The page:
U.S. weekly jobless claims are a key early indicator for the U.S. economy and global financial markets. A new Kansas City Fed paper suggests that to use these data efficiently one should first estimate a time varying benchmark for the “neutral level” of claims. Claims above (below) the benchmark would indicate deterioration (improvement) of the U.S. labor market.
Revisiting the Use of Initial Jobless Claims as a Labor Market Indicator
John Carter Braxton, Federal Reserve Bank of Kansas City, May 3, 2013
“Initial jobless claims measures the number of individuals who have been laid off either temporarily or permanently and have filed for unemployment insurance benefits in the previous week. By its construction, initial claims capture one of the primary margins of the labor market: layoffs. Since firms generally conduct layoffs when their business prospects worsen, initial claims are considered a leading indicator of labor market conditions.”
“[The paper introduces] a threshold of initial jobless claims that serves as a benchmark of comparison for the weekly reporting of initial jobless claims… this benchmark represents a threshold of initial jobless claims that is associated with a constant unemployment rate. Observed initial claims below the threshold correspond with an improving labor market and an expected decline in the unemployment rate, while observed claims above the threshold correspond with a weakening labor market and increasing unemployment.”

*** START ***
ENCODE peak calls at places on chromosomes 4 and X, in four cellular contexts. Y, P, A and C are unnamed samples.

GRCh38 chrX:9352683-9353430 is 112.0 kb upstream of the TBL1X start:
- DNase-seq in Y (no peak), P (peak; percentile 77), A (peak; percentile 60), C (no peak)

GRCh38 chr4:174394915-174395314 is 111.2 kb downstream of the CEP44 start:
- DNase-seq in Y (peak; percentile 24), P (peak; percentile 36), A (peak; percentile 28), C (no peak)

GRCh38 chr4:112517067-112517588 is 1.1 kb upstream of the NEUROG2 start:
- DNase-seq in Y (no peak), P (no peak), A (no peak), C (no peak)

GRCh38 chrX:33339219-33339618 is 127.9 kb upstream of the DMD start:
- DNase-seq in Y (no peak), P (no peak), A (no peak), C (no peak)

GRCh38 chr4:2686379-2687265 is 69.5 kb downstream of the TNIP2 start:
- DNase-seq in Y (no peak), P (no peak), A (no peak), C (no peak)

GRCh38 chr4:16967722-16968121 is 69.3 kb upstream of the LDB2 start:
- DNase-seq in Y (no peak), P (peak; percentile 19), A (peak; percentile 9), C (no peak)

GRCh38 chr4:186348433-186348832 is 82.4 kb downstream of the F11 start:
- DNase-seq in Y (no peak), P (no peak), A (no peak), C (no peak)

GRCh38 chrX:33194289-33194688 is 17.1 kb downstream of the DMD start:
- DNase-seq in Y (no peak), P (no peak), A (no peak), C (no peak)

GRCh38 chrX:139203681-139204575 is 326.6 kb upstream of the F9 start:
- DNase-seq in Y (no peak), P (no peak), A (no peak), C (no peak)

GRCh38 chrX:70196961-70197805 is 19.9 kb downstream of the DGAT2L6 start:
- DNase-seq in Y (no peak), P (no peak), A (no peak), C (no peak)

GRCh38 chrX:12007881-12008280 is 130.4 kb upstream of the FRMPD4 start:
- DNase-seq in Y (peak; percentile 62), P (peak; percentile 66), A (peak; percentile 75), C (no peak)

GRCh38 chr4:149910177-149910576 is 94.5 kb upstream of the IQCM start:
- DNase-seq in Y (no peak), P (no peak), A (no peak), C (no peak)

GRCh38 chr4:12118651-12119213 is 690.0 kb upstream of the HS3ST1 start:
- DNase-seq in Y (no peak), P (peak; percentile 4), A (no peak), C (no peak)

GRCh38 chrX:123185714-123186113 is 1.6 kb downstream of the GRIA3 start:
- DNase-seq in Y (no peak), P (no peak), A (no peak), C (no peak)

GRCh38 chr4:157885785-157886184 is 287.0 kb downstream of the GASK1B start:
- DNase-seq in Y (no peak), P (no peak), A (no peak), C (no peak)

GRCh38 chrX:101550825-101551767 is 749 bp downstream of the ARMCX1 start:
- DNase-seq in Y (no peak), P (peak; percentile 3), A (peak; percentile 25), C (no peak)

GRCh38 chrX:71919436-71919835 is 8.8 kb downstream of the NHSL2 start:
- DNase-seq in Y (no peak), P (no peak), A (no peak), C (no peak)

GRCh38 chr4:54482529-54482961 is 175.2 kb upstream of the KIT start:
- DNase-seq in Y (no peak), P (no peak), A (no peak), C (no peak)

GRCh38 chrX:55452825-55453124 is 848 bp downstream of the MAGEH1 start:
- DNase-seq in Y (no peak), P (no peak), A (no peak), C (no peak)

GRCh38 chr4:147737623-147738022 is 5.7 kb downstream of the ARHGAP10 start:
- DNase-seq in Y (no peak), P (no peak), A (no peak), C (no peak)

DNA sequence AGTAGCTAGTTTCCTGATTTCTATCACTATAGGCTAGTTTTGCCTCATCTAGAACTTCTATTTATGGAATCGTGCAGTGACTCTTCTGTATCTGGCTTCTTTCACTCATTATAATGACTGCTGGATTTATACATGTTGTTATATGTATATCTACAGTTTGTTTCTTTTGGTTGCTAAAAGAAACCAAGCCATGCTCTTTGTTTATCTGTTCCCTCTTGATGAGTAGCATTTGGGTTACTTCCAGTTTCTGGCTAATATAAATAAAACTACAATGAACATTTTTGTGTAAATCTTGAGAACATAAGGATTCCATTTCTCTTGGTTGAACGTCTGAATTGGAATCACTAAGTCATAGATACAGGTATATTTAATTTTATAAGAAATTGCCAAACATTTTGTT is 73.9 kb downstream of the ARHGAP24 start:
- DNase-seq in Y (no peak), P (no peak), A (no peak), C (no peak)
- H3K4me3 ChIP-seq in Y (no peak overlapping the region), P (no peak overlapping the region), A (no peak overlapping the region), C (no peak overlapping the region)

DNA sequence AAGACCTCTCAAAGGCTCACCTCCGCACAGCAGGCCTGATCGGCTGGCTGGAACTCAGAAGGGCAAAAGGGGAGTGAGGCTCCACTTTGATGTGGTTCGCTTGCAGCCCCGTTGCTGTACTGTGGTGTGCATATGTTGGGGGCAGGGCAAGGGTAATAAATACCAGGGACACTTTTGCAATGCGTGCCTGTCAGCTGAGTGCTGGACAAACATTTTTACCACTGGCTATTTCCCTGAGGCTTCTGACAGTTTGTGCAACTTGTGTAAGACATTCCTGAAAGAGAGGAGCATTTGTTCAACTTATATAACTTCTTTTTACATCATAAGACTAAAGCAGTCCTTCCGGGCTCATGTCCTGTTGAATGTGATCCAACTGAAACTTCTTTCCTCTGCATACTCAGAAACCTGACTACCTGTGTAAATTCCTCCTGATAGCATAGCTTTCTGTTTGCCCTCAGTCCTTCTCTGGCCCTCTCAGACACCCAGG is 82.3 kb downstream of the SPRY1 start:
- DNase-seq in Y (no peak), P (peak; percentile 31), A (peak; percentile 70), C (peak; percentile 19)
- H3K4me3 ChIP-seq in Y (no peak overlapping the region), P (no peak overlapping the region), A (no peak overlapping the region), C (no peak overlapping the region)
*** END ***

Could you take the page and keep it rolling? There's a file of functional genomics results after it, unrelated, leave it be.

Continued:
“Frequently 400 thousand initial claims in a week is cited as a labor market threshold. A downside to using a fixed threshold number is that it cannot incorporate changes in labor market dynamics. To account for these changing dynamics the presented threshold incorporates multiple margins of the labor market, such as layoffs, hires, quits, and labor force participation. Considering these margins allows the presented threshold to explain more than twice the amount of volatility in the unemployment rate compared to simply using 400 thousand as a threshold.”
“Since layoffs are captured through initial jobless claims and are a component of separations, initial claims and the change in employment are negatively correlated.”
“Analyzing the difference between observed initial jobless claims and the threshold provides an estimate of future changes in the unemployment rate. [The figure below]shows that there is a strong linear relationship between the size of the deviation in month t and the change in that month’s unemployment rate.”